It's that time of year, when teams will look back on their prior season and decide how the
It's that time of year, the time when plans are starting to be made for the 2009 season. The upcoming season often has a way of sneaking up on teams, things get busy during the off-season with family and work, and before you know it you have two weeks before the first race of the year. Trust me, the teams that will be contending for championships this coming year have already got a head start. Very rarely will you have a championship-caliber car or team that isn't more than overly prepared for the first race of the year.
Circle Track magazine is widely known around the racing world for providing its readers with beneficial technical articles and being the #1 Source for Advanced Racing Technology. For the 2009 season, Circle Track will be taking on a huge project: to show you, our readers, what it takes to build, race, and maintain a championship-caliber car/team. Since I ran the '08 Hooters Pro Cup season, we opted to stick with the 105-inch wheelbase car. This will give us the versatility to run in a competitive national touring series such as USAR Pro Cup or NASCAR Camping World Series. While that decision will be reported in the coming issue, the goal will be to contend for the championship.
This car will be documented throughout the course of the year, and we will be showing the build from the ground up, appearing in various stories showing its progress. In the next few months after the build is complete, we will be testing the car. We will not only show you how the car ran, but also show the changes we made to the original setup. Much of what we will do with the car will be applicable to many forms of racing. So without further ado, here's the first in a long line of stories surrounding this upcoming season.
The winter for most teams means one thing-getting your equipment ready for the next season. Many teams will have a choice, whether to build a brand-new chassis or to make improvements to the chassis they already have. Our chassis has been a really good car but it was time to get a new one. The chassis was close to 7 years old and has had three different teams call it their own. And trust me, each one of us had hit everything but the lottery with the car.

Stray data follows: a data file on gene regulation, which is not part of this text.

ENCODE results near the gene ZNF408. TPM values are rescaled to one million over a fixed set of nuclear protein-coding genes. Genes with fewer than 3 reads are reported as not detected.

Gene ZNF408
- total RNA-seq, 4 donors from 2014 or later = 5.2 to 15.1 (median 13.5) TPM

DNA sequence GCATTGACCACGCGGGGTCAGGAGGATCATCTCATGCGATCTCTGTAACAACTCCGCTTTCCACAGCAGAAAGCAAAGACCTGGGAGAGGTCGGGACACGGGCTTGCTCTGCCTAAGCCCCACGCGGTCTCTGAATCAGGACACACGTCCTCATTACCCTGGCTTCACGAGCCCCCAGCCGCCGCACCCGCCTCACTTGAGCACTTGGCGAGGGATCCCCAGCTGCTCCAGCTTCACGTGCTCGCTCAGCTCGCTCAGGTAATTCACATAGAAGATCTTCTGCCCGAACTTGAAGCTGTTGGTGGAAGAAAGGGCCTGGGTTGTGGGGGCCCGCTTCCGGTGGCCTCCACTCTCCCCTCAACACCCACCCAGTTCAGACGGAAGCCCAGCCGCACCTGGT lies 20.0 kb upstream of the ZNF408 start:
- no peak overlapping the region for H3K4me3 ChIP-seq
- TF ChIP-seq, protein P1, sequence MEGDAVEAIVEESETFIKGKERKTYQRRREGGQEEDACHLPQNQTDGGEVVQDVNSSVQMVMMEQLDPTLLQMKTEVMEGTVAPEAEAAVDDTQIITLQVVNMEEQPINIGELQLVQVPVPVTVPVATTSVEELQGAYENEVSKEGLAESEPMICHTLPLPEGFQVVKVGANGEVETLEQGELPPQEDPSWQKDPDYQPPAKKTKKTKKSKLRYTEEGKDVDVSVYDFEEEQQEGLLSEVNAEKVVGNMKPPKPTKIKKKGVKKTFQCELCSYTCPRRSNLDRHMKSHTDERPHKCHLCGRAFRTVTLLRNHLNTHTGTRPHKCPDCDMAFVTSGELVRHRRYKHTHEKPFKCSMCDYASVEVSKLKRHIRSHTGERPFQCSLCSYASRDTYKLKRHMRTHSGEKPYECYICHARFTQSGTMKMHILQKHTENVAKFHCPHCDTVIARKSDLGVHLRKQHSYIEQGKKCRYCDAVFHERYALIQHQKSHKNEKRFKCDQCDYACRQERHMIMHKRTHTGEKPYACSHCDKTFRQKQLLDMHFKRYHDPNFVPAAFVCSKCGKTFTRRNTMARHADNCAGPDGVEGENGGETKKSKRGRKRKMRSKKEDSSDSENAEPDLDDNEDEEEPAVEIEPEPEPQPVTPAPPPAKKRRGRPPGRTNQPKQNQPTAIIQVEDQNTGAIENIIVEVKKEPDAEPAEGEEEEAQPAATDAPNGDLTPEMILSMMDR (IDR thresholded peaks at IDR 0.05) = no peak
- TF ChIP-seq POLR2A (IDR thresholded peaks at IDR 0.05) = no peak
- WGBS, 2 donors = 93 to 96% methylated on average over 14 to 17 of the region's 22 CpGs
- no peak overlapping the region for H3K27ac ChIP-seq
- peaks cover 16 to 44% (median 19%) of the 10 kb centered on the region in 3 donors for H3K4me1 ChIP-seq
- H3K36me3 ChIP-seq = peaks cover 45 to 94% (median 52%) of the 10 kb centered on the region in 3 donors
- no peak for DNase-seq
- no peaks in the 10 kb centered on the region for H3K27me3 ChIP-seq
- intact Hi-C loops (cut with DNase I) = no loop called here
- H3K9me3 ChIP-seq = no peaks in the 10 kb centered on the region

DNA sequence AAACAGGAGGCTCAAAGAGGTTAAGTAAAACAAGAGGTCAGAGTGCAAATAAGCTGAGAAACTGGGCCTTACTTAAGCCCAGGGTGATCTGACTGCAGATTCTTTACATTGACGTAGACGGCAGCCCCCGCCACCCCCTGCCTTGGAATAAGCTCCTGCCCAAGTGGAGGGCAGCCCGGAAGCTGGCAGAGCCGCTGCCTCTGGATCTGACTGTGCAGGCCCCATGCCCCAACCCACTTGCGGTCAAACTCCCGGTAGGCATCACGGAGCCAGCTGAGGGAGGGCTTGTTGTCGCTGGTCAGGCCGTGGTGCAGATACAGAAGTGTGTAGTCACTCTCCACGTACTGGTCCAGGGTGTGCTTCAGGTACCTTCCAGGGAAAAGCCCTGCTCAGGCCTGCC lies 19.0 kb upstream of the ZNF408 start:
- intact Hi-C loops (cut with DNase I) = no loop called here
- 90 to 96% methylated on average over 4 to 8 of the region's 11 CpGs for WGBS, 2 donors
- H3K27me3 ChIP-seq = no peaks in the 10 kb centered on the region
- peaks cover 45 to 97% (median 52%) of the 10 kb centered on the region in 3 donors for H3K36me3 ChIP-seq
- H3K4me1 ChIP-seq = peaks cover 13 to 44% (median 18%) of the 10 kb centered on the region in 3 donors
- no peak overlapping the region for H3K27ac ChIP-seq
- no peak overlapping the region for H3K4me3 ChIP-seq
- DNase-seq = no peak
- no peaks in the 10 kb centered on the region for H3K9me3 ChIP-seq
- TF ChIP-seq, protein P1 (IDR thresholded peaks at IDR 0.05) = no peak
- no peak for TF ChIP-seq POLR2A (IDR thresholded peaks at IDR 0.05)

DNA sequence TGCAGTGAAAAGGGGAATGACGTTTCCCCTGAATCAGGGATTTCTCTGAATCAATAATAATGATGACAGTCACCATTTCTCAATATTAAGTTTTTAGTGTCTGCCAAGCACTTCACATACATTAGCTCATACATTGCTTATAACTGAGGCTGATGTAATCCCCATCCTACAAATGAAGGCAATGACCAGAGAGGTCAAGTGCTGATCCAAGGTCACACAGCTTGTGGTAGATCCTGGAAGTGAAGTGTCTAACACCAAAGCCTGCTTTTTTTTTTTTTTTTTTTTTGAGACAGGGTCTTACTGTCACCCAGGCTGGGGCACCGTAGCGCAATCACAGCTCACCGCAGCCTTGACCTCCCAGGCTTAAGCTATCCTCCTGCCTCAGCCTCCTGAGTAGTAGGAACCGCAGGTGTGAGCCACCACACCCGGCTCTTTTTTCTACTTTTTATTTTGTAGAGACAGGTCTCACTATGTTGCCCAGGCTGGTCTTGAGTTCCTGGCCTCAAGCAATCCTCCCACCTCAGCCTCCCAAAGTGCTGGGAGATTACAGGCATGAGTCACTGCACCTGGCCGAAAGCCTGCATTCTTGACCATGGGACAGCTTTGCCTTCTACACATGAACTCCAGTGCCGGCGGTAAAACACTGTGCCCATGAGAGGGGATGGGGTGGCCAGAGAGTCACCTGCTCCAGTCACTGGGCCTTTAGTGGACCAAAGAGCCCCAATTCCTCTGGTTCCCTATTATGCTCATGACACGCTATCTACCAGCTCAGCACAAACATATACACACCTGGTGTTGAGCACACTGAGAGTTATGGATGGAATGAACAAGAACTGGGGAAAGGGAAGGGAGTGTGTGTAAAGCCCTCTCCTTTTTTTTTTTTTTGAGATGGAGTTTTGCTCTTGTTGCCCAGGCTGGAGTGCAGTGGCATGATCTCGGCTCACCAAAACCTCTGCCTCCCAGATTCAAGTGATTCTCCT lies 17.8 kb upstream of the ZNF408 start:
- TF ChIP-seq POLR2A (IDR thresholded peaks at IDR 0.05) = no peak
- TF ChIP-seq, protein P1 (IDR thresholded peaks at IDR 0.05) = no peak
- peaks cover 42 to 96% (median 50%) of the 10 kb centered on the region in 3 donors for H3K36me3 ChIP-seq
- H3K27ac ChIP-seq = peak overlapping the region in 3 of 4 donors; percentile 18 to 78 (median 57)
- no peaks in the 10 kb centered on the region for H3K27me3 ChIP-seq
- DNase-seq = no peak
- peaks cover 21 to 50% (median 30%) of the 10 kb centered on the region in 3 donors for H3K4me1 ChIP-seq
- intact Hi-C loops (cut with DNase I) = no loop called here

The foundation of a championship-caliber team is a solid car. That's why we decided to go with a Leavitt chassis. Leavitt Racing Components is one of the top chassis builders in the industry. Its workmanship is second to none, which you will be able to see throughout the build of this car.
I have broken up the building of the chassis into what we accomplished each day we worked on the car. This way, you'll be able to see how the car was built from the ground up and the process it followed to completion.
Built the rear clip for the chassis - I assumed when I arrived at Leavitt Racing Components in Mooresville, N.C., that we would piece the car together on the jig and then pull the chassis off when it was finished. However, what happens is the car is actually built in four steps. We build the rear clip, front clip, and center 'cage before ever going on the jig. And then finally we weld the car together on the jig.
The jig where you build the rails for the rear clip serves two purposes, it not only ensur
The spring buckets have been set in place on the jig, but Leavitt has given us a new adjus
Once we had the rails built for the rear clip, we placed them in the rear clip jig and sta